Costs down. Efficiency up.
These are the main drivers behind gathering and leveraging operational data in the manufacturing sector. But Big Data alone does not magically surface efficiency-driving insights. To unleash the full potential of sensor data, manufacturers need a visualization tool uniquely designed for operational intelligence: a tool that can help them glean value-rich, actionable discoveries among a sea of data.
For Russell Manson, the Integration Automation Architect at General Atomics Aeronautical Systems, that tool is OSIsoft's PI Vision. His company, a division of General Atomics, is a major Department of Defense contractor that makes unmanned aerial vehicles (UAVs), such as the futuristic Predator, a remote piloted plane that has made headlines during U.S. military deployments.
“There is no hiding. Let me tell you,” said Manson about the ultra high-tech aircraft that has proven to be a deadly automated combatant of the United States Air Force.
The unmanned aircraft are made at General Atomics' manufacturing facility in Poway, California, where the company also produces radars, ground control systems, and electro-optic solutions. But with such diversity of business activities, the manufacturer was facing several data-related challenges. Sharing information and data between business units was proving unduly difficult and operational data could take hours to retrieve.
Image courtesy of General Atomics
To address these challenges, General Atomics formed an internal team called the Manufacturing Center for Continuous Improvement (MCCI). After adopting the PI System to collect and analyze operational data, Manson and his MCCI team quickly adopted PI Vision - OSIsoft's easy to use, self-service, scalable visualization tool. The team soon found that they could harvest, display, and share data in a simple, intuitive way and quickly rolled out PI Vision displays for aircraft painting operations.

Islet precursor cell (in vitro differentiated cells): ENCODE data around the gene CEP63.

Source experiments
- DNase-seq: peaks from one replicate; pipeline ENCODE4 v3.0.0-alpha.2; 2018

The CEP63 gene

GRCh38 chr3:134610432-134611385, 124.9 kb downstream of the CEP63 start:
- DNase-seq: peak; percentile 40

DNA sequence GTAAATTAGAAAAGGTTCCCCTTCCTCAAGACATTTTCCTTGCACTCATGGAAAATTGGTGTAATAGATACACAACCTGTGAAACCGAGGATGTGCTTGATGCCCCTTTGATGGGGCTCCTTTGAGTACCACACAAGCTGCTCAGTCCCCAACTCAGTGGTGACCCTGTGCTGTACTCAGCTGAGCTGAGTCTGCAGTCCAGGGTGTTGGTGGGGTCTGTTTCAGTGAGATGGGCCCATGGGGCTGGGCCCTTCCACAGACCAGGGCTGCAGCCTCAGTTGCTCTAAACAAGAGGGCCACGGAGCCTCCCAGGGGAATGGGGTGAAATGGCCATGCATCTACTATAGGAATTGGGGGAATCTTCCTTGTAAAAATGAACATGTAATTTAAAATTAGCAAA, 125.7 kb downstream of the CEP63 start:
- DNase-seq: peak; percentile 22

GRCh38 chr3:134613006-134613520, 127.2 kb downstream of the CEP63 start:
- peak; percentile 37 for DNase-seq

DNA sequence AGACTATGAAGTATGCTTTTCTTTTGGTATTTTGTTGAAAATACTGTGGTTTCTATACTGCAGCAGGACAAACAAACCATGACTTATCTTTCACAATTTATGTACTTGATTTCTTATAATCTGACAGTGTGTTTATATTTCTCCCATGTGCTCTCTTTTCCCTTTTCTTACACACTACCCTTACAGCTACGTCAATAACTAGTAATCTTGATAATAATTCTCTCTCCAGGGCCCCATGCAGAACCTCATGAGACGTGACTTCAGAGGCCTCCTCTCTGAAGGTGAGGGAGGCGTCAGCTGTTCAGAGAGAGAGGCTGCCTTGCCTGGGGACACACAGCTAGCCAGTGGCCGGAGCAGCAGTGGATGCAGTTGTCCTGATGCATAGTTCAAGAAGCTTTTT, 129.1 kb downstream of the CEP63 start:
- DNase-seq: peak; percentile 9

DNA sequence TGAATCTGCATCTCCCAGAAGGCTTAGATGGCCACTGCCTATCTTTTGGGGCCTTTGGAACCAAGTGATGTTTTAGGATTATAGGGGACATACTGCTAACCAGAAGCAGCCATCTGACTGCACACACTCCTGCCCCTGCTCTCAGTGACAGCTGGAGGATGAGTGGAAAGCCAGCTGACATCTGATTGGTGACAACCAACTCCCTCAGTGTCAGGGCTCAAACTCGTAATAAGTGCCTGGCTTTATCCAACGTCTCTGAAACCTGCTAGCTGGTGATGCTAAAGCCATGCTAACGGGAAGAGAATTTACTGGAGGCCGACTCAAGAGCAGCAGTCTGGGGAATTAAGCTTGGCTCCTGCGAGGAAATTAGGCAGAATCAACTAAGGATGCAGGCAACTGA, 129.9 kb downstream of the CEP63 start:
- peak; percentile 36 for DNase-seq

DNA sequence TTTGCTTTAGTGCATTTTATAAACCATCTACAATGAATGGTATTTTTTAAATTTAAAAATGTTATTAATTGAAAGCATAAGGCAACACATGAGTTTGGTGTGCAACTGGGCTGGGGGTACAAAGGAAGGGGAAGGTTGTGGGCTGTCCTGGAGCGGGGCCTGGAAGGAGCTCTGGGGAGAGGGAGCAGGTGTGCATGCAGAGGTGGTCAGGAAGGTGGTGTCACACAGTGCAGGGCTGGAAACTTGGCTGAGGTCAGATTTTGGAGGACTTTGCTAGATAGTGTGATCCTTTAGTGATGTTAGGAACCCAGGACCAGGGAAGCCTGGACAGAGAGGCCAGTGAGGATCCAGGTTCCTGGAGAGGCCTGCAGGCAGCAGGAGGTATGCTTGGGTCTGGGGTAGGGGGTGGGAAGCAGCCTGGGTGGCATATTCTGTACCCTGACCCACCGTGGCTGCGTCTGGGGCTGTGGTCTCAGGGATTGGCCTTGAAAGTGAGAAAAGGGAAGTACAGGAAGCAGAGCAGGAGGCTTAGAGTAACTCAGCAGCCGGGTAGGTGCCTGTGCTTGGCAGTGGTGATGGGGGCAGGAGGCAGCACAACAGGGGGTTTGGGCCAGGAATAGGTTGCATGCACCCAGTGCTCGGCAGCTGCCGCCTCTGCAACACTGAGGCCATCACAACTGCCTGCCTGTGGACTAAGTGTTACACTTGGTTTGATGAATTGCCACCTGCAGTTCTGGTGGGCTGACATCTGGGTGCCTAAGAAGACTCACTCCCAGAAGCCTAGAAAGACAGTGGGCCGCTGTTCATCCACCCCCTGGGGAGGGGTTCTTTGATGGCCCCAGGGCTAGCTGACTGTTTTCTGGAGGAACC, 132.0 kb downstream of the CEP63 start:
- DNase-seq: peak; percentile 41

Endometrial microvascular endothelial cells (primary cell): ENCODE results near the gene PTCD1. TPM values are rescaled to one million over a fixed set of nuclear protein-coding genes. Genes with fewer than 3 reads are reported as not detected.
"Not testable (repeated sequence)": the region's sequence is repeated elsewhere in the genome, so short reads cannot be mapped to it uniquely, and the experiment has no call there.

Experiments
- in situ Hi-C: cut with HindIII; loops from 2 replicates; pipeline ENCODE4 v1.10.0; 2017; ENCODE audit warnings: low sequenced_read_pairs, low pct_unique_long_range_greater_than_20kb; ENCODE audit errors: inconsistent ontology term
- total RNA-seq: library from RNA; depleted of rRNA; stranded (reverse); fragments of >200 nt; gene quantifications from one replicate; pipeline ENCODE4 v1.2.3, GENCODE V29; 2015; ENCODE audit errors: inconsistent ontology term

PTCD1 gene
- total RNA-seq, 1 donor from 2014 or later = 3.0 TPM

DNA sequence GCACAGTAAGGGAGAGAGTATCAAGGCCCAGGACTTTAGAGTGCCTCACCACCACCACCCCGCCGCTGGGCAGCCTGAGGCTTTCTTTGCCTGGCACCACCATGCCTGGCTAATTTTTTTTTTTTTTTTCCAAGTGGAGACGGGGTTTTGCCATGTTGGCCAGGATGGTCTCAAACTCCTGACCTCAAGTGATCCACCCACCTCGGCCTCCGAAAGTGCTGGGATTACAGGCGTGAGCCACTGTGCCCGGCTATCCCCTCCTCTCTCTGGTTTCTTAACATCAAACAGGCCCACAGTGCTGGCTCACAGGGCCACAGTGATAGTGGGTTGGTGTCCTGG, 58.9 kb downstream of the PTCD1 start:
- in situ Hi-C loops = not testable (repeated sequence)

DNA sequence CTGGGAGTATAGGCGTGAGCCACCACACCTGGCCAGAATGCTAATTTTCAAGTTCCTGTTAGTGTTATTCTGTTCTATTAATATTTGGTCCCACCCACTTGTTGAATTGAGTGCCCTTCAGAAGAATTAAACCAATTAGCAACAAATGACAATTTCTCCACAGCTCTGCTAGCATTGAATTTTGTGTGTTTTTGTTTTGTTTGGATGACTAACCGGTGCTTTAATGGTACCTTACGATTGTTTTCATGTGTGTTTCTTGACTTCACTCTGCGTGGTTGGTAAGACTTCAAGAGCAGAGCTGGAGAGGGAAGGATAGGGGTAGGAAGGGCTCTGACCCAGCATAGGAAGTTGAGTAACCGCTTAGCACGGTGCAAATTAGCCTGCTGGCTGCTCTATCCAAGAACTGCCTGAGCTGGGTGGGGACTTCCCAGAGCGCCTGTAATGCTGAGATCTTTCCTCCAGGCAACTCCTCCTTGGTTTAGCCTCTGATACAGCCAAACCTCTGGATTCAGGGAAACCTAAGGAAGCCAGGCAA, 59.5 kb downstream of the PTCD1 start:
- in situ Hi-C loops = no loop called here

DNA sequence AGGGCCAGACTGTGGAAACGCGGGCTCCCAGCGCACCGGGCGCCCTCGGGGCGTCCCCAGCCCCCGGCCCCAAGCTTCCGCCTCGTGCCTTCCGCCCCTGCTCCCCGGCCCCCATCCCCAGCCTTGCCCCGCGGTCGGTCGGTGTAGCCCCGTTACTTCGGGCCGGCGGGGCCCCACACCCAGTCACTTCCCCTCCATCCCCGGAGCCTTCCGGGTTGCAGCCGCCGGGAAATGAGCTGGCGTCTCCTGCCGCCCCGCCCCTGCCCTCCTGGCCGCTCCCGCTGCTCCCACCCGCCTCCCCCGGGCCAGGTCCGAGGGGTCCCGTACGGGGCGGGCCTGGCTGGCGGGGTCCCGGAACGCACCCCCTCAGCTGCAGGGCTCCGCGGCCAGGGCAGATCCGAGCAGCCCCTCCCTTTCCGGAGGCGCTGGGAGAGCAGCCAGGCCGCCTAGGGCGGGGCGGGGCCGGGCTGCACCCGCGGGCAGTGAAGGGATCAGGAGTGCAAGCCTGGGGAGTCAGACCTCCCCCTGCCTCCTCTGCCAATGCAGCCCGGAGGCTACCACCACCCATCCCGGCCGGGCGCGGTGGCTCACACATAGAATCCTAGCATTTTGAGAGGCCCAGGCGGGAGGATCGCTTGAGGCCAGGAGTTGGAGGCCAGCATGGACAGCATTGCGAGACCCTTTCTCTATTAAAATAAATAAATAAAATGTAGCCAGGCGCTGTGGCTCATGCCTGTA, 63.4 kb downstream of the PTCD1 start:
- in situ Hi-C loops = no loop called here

General Atomics paints its planes in four paint booths. Spraying can only occur when the conditions inside the booths are within a narrow temperature and humidity range. Before PI Vision, that crucial information was only available on hard-to-read display boxes, hidden on the sides of the booths. Manson thought there must be a way to make this information more readily available. The MCCI team outfitted each spray booth with temperature probes and humidity sensors whose signals are sent to the PI System. They also attached 55” monitors to the outside of each booth with simple PI Vision displays for visualizing PI System data.
With PI Vision, information about booth conditions can be collected across time and compared to coating quality standards to ensure standards are being met. The displays provide immediate visual feedback about booth conditions, allowing operators to spray sooner, which increases production speed.
The PI Vision feature that Manson's team relies on the most is called a multi-state. The multi-state behavior allows them to transform any symbol on the display into a visual alarm. You can assign specific colors to ranges of data values. When the data value of a multi-state symbol enters the assigned range, its color changes to indicate a different state.
The multi-state capability was just what Manson's team needed. By assigning specific colors to temperature and humidity value ranges inside the booths, engineers can now quickly see if the conditions are right for spraying.
With these displays delivering real-time visual feedback, booth operators can easily read the status of each booth based on their color - even from across the room!
General Atomics uses PI Vision displays with multi-state functionality to help monitor operating conditions in its aircraft paint booths.
Employees from other General Atomics organizations have noticed the new PI Vision displays and were impressed. “These people said, 'Wow, what are you guys doing here? We want that!'” Manson said. “So this project has generated a list of opportunities. We're starting initiatives around machine connectivity, data collection from all of our shop floor machines, and the various communication protocols.”
Learn more about PI Vision's multi-state behaviors: